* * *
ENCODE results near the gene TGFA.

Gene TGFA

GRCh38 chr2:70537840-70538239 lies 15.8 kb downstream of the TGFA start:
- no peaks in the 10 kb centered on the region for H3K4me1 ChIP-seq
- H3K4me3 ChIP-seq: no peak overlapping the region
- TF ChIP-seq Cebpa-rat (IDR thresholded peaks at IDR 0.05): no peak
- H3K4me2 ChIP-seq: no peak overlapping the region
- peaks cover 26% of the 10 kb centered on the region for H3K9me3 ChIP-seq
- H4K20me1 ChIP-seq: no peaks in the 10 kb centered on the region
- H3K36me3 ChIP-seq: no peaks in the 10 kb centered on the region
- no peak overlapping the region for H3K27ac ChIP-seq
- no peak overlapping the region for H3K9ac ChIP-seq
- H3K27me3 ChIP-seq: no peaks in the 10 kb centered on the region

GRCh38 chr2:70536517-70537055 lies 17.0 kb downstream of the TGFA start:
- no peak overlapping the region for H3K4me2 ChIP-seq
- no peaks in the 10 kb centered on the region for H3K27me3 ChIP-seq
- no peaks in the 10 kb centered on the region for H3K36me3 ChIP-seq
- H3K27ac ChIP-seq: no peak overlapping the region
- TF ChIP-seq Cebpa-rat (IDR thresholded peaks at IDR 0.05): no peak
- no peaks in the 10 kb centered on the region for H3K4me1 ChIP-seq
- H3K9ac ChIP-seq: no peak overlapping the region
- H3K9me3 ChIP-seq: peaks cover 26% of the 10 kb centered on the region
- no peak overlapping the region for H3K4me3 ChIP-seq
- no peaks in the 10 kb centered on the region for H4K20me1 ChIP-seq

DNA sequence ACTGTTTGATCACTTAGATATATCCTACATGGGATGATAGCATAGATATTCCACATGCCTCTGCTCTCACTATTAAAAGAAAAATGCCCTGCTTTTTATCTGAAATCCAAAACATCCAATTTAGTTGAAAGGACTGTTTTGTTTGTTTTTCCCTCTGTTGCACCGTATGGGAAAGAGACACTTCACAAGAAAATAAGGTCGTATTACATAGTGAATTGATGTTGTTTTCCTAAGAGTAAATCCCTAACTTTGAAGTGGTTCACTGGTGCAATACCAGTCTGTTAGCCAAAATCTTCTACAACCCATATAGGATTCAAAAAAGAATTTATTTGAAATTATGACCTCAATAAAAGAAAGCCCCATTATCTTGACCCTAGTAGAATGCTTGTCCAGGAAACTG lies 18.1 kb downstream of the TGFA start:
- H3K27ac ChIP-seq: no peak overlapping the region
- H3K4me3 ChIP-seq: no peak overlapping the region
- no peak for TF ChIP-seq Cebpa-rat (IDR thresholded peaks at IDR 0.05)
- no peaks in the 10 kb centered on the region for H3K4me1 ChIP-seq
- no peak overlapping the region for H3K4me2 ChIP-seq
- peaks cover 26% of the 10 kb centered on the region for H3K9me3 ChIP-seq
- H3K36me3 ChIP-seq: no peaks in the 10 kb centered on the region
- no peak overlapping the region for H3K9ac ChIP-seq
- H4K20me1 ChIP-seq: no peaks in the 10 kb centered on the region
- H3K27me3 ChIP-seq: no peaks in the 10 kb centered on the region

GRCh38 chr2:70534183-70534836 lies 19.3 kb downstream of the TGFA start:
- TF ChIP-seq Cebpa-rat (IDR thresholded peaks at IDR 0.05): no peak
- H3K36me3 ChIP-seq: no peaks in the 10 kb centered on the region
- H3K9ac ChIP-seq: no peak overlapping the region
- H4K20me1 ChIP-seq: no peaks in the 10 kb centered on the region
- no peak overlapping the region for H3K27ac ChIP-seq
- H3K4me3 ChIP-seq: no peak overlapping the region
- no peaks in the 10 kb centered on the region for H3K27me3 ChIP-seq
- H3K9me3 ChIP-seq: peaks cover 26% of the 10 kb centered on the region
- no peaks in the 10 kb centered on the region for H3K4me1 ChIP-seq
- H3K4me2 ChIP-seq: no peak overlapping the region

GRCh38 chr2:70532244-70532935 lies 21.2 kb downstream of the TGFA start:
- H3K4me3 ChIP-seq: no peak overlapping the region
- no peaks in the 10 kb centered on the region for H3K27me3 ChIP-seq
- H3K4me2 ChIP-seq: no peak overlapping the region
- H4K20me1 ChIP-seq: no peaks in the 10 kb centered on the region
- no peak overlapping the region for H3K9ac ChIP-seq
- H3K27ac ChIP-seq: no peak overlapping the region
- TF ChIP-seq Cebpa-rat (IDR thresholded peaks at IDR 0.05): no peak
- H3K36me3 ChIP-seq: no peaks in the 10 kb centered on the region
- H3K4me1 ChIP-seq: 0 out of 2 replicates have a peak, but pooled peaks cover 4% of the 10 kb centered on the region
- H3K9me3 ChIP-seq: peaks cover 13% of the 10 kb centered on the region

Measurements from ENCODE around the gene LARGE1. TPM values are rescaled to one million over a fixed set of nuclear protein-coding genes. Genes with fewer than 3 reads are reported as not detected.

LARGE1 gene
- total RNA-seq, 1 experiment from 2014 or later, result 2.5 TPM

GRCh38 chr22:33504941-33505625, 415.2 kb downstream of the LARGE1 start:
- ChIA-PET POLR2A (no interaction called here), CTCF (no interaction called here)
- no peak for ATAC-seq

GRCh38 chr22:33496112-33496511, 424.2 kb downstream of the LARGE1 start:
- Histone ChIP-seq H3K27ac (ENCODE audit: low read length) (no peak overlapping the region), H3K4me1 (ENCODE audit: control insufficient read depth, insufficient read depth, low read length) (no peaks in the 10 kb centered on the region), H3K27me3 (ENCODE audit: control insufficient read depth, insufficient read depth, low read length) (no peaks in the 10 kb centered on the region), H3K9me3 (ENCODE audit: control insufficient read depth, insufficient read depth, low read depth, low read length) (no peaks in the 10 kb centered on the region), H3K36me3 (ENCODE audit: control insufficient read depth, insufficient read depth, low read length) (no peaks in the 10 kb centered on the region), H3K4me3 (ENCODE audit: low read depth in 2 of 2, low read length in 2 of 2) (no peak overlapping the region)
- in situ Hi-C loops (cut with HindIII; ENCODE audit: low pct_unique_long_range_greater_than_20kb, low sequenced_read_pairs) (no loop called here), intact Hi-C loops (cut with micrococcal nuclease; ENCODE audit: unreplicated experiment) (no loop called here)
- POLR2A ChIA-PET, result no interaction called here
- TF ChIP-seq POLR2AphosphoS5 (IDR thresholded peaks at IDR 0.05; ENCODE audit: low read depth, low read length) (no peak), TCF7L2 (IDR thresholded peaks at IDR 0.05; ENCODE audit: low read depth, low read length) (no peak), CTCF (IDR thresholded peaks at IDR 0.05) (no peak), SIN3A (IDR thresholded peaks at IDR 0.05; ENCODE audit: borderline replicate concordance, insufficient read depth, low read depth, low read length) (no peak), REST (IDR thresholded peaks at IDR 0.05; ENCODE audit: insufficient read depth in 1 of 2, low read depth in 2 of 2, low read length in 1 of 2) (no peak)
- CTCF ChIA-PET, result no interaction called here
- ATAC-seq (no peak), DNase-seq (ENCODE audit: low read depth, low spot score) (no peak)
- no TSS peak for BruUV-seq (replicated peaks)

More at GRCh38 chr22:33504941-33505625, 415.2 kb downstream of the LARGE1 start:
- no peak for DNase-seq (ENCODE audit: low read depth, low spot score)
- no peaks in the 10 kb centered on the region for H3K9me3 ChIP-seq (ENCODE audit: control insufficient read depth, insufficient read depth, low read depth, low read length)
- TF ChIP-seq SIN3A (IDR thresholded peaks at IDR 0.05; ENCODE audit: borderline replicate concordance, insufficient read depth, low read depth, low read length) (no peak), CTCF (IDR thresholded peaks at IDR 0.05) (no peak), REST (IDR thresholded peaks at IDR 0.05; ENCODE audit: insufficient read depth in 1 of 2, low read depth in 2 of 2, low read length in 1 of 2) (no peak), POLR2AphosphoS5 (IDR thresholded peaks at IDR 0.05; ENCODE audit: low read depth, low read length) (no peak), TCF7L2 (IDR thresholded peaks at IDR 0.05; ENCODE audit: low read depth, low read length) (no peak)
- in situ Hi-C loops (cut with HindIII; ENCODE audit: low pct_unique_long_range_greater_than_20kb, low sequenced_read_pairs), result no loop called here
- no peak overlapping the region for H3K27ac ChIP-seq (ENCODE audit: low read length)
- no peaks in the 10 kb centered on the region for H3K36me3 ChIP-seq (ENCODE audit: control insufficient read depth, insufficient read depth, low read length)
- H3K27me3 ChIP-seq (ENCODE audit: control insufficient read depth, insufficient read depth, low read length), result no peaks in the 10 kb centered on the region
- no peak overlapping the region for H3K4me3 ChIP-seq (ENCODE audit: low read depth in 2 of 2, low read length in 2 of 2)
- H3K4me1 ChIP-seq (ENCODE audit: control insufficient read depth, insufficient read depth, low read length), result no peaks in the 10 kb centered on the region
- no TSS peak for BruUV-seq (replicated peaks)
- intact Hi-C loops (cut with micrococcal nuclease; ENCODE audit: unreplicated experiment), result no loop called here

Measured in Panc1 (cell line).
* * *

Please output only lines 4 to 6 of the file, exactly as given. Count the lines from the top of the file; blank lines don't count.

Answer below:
- no peaks in the 10 kb centered on the region for H3K4me1 ChIP-seq
- H3K4me3 ChIP-seq: no peak overlapping the region
- TF ChIP-seq Cebpa-rat (IDR thresholded peaks at IDR 0.05): no peak